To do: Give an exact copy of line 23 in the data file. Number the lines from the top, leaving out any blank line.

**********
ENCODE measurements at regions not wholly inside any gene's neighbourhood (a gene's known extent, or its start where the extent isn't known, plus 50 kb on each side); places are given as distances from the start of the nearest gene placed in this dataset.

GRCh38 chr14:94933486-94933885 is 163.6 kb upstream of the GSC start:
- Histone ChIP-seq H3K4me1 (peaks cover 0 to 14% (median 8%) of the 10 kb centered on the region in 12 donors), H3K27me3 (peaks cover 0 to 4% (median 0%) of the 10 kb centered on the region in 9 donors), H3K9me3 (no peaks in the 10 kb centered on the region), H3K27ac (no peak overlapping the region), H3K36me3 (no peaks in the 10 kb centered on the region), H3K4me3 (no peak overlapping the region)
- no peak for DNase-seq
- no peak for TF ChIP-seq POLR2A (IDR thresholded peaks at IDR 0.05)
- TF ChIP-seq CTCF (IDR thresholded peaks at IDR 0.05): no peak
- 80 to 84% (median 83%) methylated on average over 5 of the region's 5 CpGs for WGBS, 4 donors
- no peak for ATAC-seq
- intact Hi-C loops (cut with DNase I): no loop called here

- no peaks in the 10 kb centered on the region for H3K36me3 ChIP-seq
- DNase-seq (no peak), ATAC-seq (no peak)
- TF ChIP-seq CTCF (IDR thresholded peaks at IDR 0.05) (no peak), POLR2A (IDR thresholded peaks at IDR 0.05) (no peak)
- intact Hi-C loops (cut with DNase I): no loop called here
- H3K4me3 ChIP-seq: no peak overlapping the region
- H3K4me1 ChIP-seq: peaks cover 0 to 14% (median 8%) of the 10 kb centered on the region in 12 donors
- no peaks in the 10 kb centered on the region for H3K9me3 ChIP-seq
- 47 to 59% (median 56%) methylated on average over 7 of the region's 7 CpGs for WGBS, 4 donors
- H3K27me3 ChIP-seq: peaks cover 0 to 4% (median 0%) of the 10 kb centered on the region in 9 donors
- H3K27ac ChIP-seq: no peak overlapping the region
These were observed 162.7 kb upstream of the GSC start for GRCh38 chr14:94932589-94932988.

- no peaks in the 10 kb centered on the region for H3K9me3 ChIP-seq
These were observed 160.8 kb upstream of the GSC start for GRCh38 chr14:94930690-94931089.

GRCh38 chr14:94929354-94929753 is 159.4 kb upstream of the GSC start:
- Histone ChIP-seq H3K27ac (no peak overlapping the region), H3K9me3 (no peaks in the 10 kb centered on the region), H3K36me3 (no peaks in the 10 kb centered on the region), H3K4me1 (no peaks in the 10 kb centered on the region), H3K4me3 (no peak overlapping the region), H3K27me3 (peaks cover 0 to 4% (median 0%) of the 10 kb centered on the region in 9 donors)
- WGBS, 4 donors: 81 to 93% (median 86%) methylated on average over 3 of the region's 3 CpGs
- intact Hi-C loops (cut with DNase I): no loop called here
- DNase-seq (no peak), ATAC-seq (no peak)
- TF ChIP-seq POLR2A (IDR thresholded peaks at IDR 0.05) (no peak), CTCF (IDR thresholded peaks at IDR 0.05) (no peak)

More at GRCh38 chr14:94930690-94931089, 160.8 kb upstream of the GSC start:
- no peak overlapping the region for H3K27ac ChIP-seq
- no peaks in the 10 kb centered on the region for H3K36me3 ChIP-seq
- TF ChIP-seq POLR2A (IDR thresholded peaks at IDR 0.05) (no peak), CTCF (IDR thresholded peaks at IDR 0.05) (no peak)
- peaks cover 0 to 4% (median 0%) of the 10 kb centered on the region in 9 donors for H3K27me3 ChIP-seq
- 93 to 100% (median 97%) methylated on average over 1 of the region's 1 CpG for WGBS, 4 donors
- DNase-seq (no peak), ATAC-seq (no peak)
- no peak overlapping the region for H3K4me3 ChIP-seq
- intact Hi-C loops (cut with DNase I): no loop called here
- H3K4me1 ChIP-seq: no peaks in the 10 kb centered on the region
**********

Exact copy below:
GRCh38 chr14:94929354-94929753 is 159.4 kb upstream of the GSC start: